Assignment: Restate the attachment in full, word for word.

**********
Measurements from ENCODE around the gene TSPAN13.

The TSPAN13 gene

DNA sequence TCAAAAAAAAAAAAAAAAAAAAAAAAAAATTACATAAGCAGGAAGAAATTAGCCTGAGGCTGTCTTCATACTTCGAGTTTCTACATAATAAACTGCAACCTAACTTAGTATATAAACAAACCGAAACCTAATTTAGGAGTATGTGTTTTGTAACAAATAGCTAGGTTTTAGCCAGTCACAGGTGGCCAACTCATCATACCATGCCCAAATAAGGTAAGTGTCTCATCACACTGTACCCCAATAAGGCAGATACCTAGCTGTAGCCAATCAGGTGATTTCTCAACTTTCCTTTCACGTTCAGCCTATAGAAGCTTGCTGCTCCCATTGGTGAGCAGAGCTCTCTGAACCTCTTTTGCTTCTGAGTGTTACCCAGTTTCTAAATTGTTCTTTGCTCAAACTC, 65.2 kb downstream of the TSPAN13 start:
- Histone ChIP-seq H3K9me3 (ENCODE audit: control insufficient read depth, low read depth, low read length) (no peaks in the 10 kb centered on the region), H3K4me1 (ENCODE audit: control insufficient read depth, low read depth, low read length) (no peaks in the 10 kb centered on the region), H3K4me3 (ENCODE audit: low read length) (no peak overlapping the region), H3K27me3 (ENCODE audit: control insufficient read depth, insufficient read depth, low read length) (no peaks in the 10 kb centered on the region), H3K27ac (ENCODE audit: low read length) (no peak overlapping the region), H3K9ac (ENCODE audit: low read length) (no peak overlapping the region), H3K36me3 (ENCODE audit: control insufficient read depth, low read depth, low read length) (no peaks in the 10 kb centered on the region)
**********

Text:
Measurements from ENCODE around the gene TSPAN13.

The TSPAN13 gene

DNA sequence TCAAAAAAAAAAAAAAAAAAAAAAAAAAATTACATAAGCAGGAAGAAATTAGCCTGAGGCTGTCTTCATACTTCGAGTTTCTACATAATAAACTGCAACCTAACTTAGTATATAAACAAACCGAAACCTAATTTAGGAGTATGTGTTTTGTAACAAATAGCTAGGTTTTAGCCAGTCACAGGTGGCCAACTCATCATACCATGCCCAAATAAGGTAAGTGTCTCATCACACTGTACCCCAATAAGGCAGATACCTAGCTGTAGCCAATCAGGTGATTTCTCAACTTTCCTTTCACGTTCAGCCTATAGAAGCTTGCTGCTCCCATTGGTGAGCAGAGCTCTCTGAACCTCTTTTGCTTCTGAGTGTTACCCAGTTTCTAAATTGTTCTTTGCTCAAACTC, 65.2 kb downstream of the TSPAN13 start:
- Histone ChIP-seq H3K9me3 (ENCODE audit: control insufficient read depth, low read depth, low read length) (no peaks in the 10 kb centered on the region), H3K4me1 (ENCODE audit: control insufficient read depth, low read depth, low read length) (no peaks in the 10 kb centered on the region), H3K4me3 (ENCODE audit: low read length) (no peak overlapping the region), H3K27me3 (ENCODE audit: control insufficient read depth, insufficient read depth, low read length) (no peaks in the 10 kb centered on the region), H3K27ac (ENCODE audit: low read length) (no peak overlapping the region), H3K9ac (ENCODE audit: low read length) (no peak overlapping the region), H3K36me3 (ENCODE audit: control insufficient read depth, low read depth, low read length) (no peaks in the 10 kb centered on the region)